Until then offering funding to people who will look at a computer, try some gui code and go back to subjects they are really interested in is not the best funding solution.

Comment Re:Microsoft innovates RENICE (Score 1) 129

When Windows 10 starts a lot of system processes and other apps start to look for network updates over a few seconds or minutes.
Needing cpu time and bandwidth. Looking for updates and getting data or full updates.
CPU and network use can be strange even on new i5 and i7 with broadband.
The ides seems to be to create a space in the OS to just allow what a game is expected to need.
Will all games get that support by default? Will that support be open to any developer or will it have to be designed in?

Comment Re:USA has the most dynamic economy in the world (Score 2) 538

Re "It's because it's open to the best and brightest, regardless of where they're born."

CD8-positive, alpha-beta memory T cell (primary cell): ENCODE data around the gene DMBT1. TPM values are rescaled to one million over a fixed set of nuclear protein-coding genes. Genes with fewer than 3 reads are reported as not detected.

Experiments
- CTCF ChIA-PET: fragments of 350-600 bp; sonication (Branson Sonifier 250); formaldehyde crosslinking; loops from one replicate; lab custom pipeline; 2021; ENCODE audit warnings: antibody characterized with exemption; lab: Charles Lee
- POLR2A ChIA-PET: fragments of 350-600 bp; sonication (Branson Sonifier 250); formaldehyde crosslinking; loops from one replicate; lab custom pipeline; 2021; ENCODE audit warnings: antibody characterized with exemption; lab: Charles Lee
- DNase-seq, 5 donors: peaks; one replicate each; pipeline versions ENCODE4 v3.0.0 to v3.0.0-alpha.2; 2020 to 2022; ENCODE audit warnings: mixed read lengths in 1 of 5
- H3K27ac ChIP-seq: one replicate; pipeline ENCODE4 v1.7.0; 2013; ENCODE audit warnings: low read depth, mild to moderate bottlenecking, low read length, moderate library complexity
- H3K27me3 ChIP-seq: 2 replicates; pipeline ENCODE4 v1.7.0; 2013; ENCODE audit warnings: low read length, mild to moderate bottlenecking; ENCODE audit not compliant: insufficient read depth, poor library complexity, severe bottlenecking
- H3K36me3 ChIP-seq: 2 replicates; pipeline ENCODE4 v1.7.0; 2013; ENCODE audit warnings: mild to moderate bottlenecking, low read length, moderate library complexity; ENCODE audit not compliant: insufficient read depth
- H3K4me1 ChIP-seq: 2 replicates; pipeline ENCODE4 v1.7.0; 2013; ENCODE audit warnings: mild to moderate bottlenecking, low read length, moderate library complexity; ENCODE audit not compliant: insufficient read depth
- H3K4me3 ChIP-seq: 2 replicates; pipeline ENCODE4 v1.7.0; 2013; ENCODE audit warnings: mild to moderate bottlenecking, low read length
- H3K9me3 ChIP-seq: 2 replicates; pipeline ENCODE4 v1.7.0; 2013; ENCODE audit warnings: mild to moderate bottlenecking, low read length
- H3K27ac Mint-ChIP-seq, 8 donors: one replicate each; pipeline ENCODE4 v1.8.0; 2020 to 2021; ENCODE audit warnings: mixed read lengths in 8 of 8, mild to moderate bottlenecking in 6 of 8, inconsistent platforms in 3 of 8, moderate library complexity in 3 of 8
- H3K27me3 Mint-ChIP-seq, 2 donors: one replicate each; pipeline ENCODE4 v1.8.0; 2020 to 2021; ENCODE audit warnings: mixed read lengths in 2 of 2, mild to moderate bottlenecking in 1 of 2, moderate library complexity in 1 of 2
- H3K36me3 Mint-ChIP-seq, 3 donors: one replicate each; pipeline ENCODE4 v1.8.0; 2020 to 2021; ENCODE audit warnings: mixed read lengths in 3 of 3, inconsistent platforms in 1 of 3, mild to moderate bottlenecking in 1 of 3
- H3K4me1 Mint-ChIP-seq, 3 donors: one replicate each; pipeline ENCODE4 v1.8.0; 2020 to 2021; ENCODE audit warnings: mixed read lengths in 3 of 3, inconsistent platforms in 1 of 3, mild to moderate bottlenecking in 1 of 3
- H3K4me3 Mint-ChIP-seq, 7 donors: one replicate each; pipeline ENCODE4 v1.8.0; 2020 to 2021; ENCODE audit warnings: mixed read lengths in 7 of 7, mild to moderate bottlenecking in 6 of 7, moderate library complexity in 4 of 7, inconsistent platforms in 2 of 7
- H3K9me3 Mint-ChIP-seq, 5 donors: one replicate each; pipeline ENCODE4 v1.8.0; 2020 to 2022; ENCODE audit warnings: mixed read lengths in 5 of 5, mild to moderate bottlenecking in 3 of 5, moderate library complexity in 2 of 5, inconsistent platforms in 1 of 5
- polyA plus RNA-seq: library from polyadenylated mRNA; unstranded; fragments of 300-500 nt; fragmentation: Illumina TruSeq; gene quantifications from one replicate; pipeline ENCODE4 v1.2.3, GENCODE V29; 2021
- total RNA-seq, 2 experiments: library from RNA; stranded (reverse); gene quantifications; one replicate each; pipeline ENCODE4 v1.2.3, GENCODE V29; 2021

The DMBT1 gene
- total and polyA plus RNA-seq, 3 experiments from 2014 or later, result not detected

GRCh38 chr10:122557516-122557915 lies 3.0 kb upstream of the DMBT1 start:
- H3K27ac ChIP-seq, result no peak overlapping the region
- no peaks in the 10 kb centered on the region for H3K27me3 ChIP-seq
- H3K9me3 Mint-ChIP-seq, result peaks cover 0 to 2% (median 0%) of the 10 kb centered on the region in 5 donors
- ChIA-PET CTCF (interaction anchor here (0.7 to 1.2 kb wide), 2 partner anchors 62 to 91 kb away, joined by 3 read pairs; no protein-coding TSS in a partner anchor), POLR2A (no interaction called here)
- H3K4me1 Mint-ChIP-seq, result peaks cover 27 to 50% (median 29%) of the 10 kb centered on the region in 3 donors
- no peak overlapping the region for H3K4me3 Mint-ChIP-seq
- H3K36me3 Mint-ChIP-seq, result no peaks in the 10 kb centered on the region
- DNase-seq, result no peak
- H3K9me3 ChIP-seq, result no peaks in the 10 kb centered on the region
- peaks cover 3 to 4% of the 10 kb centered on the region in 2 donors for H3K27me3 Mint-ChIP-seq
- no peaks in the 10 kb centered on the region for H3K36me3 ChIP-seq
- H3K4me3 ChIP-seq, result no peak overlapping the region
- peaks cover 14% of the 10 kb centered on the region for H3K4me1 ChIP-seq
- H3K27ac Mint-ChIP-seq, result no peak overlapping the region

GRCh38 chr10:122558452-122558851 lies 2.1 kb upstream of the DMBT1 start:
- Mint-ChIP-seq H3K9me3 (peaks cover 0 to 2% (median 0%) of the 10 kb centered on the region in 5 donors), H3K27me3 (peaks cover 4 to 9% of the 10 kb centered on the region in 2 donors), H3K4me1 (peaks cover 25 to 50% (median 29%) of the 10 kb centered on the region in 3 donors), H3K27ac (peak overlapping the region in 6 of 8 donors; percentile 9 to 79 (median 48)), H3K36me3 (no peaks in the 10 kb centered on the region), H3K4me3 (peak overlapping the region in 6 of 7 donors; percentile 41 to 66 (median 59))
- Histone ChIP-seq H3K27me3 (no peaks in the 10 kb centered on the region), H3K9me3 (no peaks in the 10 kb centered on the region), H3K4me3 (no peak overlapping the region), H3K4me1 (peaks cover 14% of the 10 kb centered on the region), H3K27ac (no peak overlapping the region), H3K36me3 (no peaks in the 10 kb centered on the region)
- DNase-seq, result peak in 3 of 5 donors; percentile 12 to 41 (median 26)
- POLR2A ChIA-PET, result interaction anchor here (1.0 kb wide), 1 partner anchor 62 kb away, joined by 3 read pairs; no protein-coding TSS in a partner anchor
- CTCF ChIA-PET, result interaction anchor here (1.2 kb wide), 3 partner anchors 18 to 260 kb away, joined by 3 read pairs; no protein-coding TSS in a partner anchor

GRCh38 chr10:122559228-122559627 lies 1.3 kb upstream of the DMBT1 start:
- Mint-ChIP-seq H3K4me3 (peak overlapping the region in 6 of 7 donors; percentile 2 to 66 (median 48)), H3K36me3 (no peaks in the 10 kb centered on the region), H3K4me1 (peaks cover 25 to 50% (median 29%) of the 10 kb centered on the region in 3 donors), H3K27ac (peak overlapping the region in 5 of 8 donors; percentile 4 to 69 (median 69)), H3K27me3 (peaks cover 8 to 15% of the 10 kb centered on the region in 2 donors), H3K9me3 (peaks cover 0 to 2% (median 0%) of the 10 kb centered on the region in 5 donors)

The US graduates the worlds 'best and brightest" every year. The US has no advanced skills issues. Engineers, doctors, artists, artisans, lawyers, scientists, technicians all flow out of of the US educations system every year in bulk.
If you got your education in the USA and legally want to stay on your fine.
If you have the one skill the USA cant find in all its universities and within a vast pool of decades of skilled workers, you can still get into the USA to work.
The change is in not allowing wages to spiral down using cheap guest workers to never have to consider US workers.
The guest worker was to fill in a gap in US during times of need i.e. a specialty occupation, not a vast wage reduction system for years of wage savings.

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"The urge to destroy is also a creative urge." -- Bakunin [ed. note - I would say: The urge to destroy may sometimes be a creative urge.]